Innovative Financing Points the Way Ahead for a Rail Project in Charlotte

RLRR Corridor Map

» In addition to transit-oriented development, Charlotte’s planners envision a system that appeals to freight users.

In the case of Charlotte, necessity may be the mother of invention.

Lacking sufficient revenues to construct the planned Red Line commuter railroad designed to connect Center City Charlotte with its northern suburbs, planners working for local transit agency CATS have developed a unique vision for its financing.

The $452 million upgrade of the existing Norfolk Southern O Line would allow a significant expansion of capacity not only for passenger trains, but also for freight trains running on the same tracks. In doing so, this agency’s planners are suggesting that the sometimes rivalry between the two types of transportation should really be approached hand-in-hand, especially for a project whose primary right-of-way extends far beyond dense urban neighborhoods that characterize the zones around most successful transit links. Perhaps for the first time so directly, transit-oriented development is proposed to

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In Charlotte, a Busy Highway May be No Place for Rapid Transit

Red Line 63rd

» A recommendation from the Urban Land Institute suggests pulling a proposed rail line out of a highway and onto a neighborhood street.

Take one trip on the Dan Ryan branch of Chicago’s Red Line and you’ll be convinced of the perils of locating transit stations in the medians of fast-moving expressways. Getting to stops is hard enough: It usually requires crossing first a huge intersection featuring cars hopping on and off the freeway; then, on too small of a sidewalk you’re required to bridge over several lanes of rushing traffic below. Once you’re finally on the platform, though, the situation may be worse: Cars are whizzing by at high speeds — producing tremendous noise and emitting nauseating pollutants — on both sides of the track. It’s certainly not a welcoming experience.

Fundamentally, standing there at a station waiting for a train makes you feel like you are a second-class citizen

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Charlotte’s Once Ambitious Rapid Transit Plan Faces Budget Ax

Charlotte Rapid Transit Plans Map

» A significant decline in local sales tax revenue means that long-term plans for transit expansion have had to be reevaluated with an eye towards fiscal reality.

Ridership on Charlotte’s transit system has grown substantially over the past ten years, increasing from an average of 39,100 daily users in 2000 to 103,500 in 2010. This successful ramp-up in public transportation use in one of the nation’s most sprawling regions can be traced to the 1998 passage by voters of a 1/2-cent sales tax for transportation funding; this measure allowed the local transit authority CATS to significantly expand the number and frequency of bus services offered, and construct North Carolina’s first light rail line, which opened in 2007.

That Blue Line was supposed to be joined by a network of six other corridors — light rail, commuter rail, streetcar, or bus rapid transit — radiating from Center City

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When the Recession Strikes, Little Maneuvering Room for Better Transit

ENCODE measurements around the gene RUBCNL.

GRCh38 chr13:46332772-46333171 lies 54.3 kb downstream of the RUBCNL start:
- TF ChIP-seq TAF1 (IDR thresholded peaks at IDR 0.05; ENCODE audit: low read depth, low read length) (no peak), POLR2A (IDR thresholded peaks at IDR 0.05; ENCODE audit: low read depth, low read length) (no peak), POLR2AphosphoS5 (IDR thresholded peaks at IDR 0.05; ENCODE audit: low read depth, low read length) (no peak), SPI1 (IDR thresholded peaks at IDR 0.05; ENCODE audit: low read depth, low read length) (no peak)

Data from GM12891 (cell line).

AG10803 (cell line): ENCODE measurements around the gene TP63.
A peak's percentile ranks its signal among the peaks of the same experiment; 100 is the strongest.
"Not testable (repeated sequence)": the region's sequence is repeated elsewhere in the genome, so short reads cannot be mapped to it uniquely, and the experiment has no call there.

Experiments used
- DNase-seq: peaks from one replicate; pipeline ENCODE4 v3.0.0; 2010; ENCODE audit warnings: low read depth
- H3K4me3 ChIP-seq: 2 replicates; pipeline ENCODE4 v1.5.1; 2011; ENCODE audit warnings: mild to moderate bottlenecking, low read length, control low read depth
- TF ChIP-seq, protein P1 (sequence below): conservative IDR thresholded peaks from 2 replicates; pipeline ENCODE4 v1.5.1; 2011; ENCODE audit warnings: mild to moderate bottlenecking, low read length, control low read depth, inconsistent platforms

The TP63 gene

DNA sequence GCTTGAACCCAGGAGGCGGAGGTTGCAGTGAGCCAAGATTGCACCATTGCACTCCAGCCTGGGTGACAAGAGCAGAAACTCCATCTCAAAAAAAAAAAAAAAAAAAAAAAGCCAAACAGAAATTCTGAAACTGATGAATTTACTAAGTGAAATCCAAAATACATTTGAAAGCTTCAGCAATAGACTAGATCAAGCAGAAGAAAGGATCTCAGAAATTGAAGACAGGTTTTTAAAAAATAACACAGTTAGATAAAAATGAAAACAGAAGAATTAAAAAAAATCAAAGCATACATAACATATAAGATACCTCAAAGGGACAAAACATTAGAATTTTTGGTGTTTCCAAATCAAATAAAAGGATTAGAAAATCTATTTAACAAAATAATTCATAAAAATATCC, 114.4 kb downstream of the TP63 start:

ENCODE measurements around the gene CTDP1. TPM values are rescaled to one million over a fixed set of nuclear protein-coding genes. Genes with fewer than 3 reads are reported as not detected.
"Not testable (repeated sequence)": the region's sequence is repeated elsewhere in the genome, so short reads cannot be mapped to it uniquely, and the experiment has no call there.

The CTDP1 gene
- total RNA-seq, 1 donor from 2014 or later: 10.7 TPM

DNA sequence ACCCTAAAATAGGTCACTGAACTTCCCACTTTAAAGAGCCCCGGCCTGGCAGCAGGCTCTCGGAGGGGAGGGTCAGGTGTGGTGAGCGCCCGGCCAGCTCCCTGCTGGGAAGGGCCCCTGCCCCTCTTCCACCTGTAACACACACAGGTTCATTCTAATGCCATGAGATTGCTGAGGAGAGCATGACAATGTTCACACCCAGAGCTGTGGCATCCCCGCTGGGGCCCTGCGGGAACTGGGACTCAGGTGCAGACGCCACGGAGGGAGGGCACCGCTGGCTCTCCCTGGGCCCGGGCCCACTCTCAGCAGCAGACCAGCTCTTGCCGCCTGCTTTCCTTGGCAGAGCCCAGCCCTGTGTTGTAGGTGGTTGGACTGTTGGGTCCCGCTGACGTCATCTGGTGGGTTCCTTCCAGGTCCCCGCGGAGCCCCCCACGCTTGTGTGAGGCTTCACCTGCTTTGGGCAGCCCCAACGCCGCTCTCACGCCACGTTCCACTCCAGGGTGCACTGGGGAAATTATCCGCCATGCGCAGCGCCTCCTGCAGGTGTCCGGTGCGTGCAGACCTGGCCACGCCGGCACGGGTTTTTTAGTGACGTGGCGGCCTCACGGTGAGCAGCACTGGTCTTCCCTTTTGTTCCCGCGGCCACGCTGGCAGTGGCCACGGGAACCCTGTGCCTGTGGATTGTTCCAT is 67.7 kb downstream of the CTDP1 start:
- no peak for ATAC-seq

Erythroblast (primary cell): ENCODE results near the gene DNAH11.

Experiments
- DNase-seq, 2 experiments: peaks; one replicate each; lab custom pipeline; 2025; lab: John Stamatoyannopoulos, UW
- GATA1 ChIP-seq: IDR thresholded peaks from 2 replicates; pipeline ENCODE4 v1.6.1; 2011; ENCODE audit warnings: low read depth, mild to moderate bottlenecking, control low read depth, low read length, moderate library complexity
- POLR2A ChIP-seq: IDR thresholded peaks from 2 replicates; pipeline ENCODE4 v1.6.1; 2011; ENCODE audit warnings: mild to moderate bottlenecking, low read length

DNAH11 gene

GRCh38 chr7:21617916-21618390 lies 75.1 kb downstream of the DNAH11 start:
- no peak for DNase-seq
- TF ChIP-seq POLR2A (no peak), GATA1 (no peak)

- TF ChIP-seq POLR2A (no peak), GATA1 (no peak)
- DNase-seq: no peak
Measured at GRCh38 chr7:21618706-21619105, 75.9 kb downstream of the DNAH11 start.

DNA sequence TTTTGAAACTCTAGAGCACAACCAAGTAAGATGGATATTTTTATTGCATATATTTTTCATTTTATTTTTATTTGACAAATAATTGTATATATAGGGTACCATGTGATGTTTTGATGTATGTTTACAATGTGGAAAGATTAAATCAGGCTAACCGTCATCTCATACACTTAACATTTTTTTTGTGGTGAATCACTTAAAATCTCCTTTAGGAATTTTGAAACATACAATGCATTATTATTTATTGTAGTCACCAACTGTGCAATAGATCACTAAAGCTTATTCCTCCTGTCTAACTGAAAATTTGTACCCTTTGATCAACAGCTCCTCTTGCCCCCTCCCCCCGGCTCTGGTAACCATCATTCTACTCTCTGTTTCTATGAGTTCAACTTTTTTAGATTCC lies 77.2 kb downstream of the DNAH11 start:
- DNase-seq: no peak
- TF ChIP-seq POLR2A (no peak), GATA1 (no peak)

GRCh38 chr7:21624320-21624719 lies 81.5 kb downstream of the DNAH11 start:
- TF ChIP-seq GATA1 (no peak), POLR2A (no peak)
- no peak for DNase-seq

Proposed Entrance to the University of Washington Link Station

» Seattle’s large rail expansion program will be delayed thanks to a decline in local tax revenues. The sales tax comes back to bite.

The recession has not been kind to transportation agencies anywhere in the country. The loss of local revenues from dedicated taxes has in many places required agencies to reduce bus and rail operations — even with the significant aid that accompanied the 2009 Stimulus bill. But long-term consequences have been even more problematic for the hundreds of expansion plans either under construction or planned; in metropolitan areas from Dallas to Denver, previously funded projects have been put on hold.

Seattle’s Sound Transit is the most recent to announce its own problems: Last week, the agency revealed that its fifteen-year estimates for revenue collection established just two years ago would be 25% lower than expected. This means that a once $18 billion proposal to extend the region’s

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Regional Transportation Authorities are not Necessarily the Solution to the Urban-Suburban Divide

Rosa Parks Transit Center

» Developing common goals is more productive than forcing a merger of regional transportation agencies. An authority for Detroit comes closer.

If there’s anything Detroit needs most, it may be regional cooperation, where it finds itself distinctively behind the times. While some major cities like New York or San Francisco are large and wealthy enough to be able to close themselves off politically from the surroundings, Michigan’s largest metropolis benefits from neither of those characteristics, so it must find ways to make agreements with nearby municipalities.

Frequently mentioned is the idea of a regional transportation district, which would coordinate funding and spending activities at the metropolitan scale. A proposal for one is currently being considered in the Michigan legislature. But it’s not clear that the creation of such an agency will resolve some of the structural issues complicating politics in this metropolis.

The biggest problem is the metropolitan area’s racial and class

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The Site / The Fight

by Yonah Freemark

yfreemark (at) thetransportpolitic (dot) com

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